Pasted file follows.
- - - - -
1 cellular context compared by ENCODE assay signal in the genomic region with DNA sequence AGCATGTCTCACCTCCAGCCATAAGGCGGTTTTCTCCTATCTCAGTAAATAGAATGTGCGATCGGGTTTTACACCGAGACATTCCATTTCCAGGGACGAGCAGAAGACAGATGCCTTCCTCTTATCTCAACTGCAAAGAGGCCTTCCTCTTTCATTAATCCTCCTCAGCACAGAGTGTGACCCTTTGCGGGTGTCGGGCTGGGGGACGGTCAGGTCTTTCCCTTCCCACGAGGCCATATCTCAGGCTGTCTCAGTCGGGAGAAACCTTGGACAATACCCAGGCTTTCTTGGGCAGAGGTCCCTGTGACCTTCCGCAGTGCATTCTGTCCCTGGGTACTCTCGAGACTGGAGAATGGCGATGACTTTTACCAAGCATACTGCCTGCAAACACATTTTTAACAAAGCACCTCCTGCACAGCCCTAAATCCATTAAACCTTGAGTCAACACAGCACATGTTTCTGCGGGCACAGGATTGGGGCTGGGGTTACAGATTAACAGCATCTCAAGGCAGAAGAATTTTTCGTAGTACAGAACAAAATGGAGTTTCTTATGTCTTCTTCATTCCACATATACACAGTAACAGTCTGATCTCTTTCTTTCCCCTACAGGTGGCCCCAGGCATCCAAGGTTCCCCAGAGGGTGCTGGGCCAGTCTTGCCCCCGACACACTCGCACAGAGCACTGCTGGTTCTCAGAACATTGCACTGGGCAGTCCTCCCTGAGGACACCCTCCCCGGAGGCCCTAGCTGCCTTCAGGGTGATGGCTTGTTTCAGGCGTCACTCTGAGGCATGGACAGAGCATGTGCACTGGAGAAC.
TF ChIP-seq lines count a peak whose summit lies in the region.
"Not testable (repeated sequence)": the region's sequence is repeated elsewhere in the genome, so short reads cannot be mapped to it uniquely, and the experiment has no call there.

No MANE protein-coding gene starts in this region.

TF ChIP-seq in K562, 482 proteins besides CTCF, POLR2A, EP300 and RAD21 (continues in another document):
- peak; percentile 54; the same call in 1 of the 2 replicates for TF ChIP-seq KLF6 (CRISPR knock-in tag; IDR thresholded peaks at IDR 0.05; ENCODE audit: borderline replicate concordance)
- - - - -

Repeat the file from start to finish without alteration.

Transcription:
1 cellular context compared by ENCODE assay signal in the genomic region with DNA sequence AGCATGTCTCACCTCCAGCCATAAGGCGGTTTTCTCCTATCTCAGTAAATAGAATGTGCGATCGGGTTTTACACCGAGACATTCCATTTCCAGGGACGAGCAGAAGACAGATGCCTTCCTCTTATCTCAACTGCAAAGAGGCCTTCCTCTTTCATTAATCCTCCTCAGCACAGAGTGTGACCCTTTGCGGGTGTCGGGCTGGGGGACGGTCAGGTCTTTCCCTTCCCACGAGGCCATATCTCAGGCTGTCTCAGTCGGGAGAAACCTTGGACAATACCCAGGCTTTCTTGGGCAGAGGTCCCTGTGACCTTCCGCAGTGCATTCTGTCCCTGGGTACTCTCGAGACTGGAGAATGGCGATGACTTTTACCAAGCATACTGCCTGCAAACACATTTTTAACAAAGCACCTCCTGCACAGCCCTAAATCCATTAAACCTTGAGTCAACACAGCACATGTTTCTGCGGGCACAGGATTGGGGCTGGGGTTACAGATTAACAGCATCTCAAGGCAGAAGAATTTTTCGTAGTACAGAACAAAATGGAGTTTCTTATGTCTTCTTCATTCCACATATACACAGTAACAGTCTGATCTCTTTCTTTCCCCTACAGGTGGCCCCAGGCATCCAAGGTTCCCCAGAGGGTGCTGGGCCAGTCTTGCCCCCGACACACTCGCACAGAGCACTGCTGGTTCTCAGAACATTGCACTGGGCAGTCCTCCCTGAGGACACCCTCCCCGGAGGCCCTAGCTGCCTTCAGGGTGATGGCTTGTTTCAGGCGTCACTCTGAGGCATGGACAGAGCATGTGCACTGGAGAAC.
TF ChIP-seq lines count a peak whose summit lies in the region.
"Not testable (repeated sequence)": the region's sequence is repeated elsewhere in the genome, so short reads cannot be mapped to it uniquely, and the experiment has no call there.

No MANE protein-coding gene starts in this region.

TF ChIP-seq in K562, 482 proteins besides CTCF, POLR2A, EP300 and RAD21 (continues in another document):
- peak; percentile 54; the same call in 1 of the 2 replicates for TF ChIP-seq KLF6 (CRISPR knock-in tag; IDR thresholded peaks at IDR 0.05; ENCODE audit: borderline replicate concordance)